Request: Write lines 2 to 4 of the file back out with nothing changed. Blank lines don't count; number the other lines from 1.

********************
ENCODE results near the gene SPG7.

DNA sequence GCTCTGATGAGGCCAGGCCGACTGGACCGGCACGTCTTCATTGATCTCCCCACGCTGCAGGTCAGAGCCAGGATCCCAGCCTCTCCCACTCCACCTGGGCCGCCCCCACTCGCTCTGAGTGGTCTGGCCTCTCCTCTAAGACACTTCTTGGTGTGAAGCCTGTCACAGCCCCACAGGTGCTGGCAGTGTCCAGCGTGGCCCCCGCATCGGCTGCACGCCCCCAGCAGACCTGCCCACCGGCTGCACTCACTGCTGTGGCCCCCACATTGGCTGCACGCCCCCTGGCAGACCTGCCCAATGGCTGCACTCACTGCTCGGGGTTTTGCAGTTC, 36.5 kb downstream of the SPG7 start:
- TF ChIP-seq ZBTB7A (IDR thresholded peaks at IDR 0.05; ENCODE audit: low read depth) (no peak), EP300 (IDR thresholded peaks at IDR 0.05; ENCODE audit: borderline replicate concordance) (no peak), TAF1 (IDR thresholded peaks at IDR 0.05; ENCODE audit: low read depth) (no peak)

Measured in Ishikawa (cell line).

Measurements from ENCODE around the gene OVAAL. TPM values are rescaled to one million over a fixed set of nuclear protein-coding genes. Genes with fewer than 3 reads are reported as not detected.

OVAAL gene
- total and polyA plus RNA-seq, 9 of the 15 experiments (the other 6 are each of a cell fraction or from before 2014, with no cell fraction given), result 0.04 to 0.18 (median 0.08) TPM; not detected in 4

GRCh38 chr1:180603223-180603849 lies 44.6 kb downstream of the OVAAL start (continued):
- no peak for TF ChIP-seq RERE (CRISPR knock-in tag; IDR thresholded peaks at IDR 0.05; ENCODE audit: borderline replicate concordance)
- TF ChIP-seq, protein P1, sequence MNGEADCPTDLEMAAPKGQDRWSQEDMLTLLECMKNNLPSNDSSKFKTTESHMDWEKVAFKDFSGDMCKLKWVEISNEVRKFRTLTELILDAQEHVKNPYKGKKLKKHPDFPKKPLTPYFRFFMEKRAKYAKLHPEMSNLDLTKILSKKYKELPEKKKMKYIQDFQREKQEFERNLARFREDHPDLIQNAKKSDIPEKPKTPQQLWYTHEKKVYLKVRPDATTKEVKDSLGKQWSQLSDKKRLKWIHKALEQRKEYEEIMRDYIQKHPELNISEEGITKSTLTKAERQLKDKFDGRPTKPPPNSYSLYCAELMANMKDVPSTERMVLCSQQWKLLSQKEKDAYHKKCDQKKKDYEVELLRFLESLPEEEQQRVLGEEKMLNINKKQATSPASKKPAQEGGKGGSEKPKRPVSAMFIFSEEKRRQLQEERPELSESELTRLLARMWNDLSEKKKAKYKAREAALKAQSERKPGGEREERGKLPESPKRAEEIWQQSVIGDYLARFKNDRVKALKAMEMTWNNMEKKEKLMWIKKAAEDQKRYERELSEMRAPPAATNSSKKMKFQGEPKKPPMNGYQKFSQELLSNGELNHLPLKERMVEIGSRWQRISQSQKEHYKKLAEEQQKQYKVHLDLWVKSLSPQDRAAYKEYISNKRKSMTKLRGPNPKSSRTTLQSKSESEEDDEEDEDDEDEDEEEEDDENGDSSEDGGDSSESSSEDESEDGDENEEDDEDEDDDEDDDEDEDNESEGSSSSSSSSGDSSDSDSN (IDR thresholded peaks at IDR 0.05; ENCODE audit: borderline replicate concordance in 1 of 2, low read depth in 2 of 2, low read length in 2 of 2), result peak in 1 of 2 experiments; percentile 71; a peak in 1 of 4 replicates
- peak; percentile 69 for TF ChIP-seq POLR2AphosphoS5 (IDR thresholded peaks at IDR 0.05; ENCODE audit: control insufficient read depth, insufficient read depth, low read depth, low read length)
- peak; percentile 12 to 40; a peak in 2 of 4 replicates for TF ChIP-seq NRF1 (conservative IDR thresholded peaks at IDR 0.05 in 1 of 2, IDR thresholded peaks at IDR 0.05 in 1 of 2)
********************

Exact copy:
DNA sequence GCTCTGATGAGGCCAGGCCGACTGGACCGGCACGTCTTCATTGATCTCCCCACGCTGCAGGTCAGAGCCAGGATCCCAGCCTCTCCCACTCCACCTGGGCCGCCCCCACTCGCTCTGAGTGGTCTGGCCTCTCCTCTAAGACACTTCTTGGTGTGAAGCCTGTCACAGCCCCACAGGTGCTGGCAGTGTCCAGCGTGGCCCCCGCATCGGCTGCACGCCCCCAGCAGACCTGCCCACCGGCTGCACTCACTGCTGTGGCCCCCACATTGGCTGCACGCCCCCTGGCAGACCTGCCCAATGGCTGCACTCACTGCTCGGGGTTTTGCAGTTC, 36.5 kb downstream of the SPG7 start:
- TF ChIP-seq ZBTB7A (IDR thresholded peaks at IDR 0.05; ENCODE audit: low read depth) (no peak), EP300 (IDR thresholded peaks at IDR 0.05; ENCODE audit: borderline replicate concordance) (no peak), TAF1 (IDR thresholded peaks at IDR 0.05; ENCODE audit: low read depth) (no peak)

Measured in Ishikawa (cell line).